Bureau of Customs teams up with tobacco firms to curb smuggling
MANILA, Philippines — The Bureau of Customs (BOC) has assured the public that it is working with tobacco / cigarette manufacturing companies to address possible gaps that lead to syndicates smuggling counterfeit products into the country.
In a statement on Friday, the BOC said that its officials, led by Commissioner Bien Rubio, held a meeting with executives of Philip Morris International (PMI) and Philip Morris Fortune Tobacco Corp. (PMFTC) to discuss strategies to improve the fight against illicit tobacco trade.
“Illegal traders who attempt to gamble with our laws will find our Customs agents are one step ahead of them. That has always been our goal and our mandate—to put these smugglers away and make them accountable, answerable and ultimately, face the consequences of what they do,” Rubio said.
“So, in this meeting, we identified the gaps in our strategies. These groups have been very creative and aggressive in entering our markets so our cooperation with tobacco companies is aimed at answering these with even more comprehensive methods to intercept their modus,” he added.
Aside from Rubio, BOC was also represented by Customs Intelligence and Investigation Service (CIIS) Director Verne Enciso and Intellectual Property Rights Division (IPRD) chief Paul Oliver Pacunayen.
For Philip Morris, the company was represented by Rodney Van Dooren, head of PMI’s Illicit Trade Prevention; Erdie Ambrocio, PMFTC Illicit Trade Prevention Manager for Luzon; and Steve Lamosao, PMFTC Illicit Trade Prevention Executive for Visayas.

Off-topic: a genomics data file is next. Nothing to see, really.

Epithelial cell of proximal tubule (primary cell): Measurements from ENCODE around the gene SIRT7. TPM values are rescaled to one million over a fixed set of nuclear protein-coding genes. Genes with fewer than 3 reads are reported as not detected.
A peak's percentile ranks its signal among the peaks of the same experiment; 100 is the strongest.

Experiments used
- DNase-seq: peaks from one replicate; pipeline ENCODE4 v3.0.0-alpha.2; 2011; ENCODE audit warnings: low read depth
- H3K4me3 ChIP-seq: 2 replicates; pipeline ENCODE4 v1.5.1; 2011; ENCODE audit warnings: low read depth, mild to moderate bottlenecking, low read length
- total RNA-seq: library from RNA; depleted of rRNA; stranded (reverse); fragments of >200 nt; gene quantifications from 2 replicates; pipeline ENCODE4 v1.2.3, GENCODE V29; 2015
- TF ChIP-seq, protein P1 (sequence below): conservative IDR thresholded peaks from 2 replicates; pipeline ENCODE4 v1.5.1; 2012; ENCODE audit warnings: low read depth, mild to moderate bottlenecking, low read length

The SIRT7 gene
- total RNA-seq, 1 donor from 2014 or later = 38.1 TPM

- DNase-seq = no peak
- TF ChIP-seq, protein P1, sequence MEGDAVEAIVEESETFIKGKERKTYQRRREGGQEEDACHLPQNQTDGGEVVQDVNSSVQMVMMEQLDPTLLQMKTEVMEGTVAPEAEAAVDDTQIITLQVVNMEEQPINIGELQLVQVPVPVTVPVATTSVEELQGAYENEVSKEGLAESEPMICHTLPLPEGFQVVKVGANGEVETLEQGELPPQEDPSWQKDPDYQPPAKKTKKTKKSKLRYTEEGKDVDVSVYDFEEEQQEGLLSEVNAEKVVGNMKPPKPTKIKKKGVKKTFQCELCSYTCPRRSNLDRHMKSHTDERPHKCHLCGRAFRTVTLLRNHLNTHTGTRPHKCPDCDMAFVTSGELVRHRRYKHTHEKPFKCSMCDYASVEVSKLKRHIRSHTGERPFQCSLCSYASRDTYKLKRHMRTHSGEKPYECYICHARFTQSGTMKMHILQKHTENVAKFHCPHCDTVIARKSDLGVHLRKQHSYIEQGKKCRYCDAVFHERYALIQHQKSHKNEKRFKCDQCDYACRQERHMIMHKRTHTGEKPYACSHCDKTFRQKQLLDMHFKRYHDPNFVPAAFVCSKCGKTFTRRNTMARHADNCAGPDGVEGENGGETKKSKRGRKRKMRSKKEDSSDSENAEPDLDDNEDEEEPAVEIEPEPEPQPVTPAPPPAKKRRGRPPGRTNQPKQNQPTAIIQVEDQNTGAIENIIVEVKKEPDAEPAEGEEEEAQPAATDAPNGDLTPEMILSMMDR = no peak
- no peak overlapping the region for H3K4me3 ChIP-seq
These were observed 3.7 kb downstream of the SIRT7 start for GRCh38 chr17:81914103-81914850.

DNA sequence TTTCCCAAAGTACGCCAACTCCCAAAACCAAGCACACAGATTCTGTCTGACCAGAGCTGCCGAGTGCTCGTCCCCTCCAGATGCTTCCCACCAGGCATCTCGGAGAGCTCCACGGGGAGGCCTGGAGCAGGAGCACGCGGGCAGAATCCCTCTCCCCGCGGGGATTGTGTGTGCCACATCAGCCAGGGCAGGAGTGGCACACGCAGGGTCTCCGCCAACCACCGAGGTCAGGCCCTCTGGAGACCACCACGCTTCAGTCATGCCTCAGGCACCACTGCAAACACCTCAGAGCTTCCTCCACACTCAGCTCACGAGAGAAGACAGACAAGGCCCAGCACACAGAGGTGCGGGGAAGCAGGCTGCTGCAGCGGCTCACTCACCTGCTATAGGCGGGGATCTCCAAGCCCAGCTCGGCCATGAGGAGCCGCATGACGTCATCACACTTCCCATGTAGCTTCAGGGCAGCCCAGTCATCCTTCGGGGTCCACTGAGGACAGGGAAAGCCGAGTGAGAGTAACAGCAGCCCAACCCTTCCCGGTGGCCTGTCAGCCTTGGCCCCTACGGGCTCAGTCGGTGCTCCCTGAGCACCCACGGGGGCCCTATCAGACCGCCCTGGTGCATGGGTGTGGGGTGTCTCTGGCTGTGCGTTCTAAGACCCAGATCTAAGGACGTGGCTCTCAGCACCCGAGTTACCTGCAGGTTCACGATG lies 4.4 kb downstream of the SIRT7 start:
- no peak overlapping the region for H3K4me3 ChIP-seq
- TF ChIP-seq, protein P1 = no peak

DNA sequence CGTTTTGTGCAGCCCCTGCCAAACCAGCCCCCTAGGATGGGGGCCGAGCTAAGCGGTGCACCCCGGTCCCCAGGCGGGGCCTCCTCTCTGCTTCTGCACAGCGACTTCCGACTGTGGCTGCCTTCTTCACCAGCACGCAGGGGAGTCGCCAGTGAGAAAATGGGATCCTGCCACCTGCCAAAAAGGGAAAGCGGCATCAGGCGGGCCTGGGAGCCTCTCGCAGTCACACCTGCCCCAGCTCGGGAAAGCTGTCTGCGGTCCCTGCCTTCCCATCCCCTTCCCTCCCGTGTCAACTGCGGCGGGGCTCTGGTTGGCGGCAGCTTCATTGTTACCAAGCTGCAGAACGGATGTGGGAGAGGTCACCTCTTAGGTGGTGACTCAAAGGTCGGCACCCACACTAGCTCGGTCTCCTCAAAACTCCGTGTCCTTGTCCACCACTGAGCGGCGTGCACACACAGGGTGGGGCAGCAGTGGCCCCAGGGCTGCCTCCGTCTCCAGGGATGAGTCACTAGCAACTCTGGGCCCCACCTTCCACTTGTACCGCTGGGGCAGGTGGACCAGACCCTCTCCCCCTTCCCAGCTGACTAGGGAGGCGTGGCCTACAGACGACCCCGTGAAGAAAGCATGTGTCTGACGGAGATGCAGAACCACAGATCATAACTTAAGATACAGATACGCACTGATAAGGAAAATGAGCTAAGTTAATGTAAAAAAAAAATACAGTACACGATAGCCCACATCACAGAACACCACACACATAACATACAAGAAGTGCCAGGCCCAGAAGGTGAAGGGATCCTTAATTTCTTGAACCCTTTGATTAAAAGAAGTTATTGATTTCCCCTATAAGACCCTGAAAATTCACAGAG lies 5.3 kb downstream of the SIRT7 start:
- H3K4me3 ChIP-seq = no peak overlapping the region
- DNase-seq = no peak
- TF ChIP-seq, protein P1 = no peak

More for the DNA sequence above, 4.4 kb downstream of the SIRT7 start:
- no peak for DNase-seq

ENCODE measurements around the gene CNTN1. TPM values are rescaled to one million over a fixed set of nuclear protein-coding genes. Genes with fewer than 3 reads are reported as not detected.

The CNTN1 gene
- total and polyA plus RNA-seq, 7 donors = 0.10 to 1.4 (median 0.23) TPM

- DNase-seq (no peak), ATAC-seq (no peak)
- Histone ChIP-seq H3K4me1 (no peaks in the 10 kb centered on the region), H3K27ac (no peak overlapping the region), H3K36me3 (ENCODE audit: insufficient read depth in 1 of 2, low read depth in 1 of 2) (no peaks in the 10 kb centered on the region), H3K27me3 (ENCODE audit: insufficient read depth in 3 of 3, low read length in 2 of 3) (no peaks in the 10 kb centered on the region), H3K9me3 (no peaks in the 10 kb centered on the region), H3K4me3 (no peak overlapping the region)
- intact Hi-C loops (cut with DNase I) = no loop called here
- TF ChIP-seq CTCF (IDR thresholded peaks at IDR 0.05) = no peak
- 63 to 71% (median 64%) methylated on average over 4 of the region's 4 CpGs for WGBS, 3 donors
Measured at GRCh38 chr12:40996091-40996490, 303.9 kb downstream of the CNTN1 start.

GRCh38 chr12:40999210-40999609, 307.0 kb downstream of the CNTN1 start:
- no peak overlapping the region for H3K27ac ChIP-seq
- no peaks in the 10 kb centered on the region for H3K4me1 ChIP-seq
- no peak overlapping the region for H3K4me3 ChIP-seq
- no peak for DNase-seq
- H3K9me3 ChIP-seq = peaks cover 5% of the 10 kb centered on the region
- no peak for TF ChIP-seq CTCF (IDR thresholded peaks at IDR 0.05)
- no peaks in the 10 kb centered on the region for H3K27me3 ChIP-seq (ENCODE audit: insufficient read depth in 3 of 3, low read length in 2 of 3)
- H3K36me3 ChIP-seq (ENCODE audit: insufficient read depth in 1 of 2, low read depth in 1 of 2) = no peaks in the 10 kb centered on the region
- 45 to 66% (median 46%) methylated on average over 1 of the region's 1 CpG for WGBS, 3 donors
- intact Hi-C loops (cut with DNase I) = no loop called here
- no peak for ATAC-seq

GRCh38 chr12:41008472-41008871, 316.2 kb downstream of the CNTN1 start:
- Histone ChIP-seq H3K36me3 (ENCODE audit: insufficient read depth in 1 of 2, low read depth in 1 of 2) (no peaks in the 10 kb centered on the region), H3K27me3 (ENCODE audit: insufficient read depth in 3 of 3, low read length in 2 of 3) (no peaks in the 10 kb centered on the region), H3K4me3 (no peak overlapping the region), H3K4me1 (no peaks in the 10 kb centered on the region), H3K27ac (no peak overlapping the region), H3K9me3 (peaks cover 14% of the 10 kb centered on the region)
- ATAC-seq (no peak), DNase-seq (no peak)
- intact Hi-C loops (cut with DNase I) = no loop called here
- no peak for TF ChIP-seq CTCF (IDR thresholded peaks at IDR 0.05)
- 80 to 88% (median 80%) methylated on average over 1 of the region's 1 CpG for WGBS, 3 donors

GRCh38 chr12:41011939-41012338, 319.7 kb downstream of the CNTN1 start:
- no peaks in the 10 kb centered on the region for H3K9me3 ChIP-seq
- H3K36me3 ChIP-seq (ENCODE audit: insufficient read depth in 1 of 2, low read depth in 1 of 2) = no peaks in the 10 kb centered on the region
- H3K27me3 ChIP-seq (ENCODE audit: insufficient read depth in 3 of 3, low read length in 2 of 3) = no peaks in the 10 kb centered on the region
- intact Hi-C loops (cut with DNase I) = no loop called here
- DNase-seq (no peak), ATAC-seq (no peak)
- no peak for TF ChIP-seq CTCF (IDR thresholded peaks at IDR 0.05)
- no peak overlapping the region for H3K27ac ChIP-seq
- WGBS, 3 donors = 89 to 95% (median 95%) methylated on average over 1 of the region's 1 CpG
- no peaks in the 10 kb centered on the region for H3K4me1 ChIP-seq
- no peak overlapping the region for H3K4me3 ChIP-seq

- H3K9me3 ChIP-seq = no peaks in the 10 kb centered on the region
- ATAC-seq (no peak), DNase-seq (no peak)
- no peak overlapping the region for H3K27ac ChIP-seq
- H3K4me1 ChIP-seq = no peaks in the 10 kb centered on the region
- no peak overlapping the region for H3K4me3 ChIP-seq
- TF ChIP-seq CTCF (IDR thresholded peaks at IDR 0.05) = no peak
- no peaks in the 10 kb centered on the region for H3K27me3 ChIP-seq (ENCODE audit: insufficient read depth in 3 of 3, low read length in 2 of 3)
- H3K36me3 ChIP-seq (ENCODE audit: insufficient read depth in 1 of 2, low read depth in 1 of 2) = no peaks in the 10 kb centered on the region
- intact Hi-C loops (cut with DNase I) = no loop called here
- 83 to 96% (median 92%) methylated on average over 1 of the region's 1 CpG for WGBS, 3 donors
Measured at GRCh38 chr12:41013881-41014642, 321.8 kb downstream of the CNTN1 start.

Enciso said the meeting focused, as expected, on the proliferation of smuggled tobacco products in the market.
BOC also said that PMI and PMFTC committed to work closely and share intelligence reports to effectively combat tobacco smuggling.
The collaboration aims to create a formidable alliance against those involved in these illegal activities, ensuring the integrity of the tobacco industry and promoting a fair and competitive market.
“It is important for us to recognize that these are not only very real threats, but that there are well-orchestrated plans aimed at circumventing our laws. Our cooperation with companies and organizations put in place proper mechanisms to secure our borders and curb the illicit trade of tobacco,” Enciso said. (With reports from Kirsten Segui, trainee)